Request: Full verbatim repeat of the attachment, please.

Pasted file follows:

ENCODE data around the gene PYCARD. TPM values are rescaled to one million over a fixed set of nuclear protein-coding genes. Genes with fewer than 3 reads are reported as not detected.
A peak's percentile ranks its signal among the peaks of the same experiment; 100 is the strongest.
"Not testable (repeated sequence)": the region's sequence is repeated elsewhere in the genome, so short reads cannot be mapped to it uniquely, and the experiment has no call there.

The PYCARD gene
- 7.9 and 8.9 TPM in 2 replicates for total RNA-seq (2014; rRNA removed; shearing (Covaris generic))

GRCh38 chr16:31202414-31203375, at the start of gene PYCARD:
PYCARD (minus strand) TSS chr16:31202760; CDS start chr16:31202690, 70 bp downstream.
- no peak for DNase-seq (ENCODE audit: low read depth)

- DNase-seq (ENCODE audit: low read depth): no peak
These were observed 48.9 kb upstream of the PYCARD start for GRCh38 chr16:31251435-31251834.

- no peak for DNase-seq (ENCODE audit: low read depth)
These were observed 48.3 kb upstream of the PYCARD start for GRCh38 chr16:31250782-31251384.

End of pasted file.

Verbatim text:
ENCODE data around the gene PYCARD. TPM values are rescaled to one million over a fixed set of nuclear protein-coding genes. Genes with fewer than 3 reads are reported as not detected.
A peak's percentile ranks its signal among the peaks of the same experiment; 100 is the strongest.
"Not testable (repeated sequence)": the region's sequence is repeated elsewhere in the genome, so short reads cannot be mapped to it uniquely, and the experiment has no call there.

The PYCARD gene
- 7.9 and 8.9 TPM in 2 replicates for total RNA-seq (2014; rRNA removed; shearing (Covaris generic))

GRCh38 chr16:31202414-31203375, at the start of gene PYCARD:
PYCARD (minus strand) TSS chr16:31202760; CDS start chr16:31202690, 70 bp downstream.
- no peak for DNase-seq (ENCODE audit: low read depth)

- DNase-seq (ENCODE audit: low read depth): no peak
These were observed 48.9 kb upstream of the PYCARD start for GRCh38 chr16:31251435-31251834.

- no peak for DNase-seq (ENCODE audit: low read depth)
These were observed 48.3 kb upstream of the PYCARD start for GRCh38 chr16:31250782-31251384.